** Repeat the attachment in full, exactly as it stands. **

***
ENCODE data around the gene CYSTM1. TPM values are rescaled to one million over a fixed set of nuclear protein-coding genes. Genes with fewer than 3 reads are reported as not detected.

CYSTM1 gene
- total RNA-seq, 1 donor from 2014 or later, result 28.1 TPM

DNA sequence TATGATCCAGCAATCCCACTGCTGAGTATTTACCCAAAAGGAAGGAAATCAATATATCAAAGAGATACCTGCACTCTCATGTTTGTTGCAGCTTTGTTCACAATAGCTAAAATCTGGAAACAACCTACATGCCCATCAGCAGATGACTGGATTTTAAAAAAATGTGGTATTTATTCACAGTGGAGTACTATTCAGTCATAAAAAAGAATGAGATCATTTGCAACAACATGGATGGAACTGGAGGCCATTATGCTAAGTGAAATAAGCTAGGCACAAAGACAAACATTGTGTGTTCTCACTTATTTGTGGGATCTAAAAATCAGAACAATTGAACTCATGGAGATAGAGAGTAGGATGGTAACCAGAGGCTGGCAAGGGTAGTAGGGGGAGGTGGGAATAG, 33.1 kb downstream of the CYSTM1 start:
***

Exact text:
ENCODE data around the gene CYSTM1. TPM values are rescaled to one million over a fixed set of nuclear protein-coding genes. Genes with fewer than 3 reads are reported as not detected.

CYSTM1 gene
- total RNA-seq, 1 donor from 2014 or later, result 28.1 TPM

DNA sequence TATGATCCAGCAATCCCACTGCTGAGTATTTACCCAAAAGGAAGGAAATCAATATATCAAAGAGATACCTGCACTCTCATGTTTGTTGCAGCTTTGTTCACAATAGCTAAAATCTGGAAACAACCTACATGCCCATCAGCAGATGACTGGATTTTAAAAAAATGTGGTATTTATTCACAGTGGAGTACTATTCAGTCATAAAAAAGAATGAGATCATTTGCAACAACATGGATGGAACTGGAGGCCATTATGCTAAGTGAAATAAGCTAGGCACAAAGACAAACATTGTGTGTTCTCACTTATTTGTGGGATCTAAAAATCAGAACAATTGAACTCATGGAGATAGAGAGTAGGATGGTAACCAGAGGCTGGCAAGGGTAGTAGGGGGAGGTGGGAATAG, 33.1 kb downstream of the CYSTM1 start: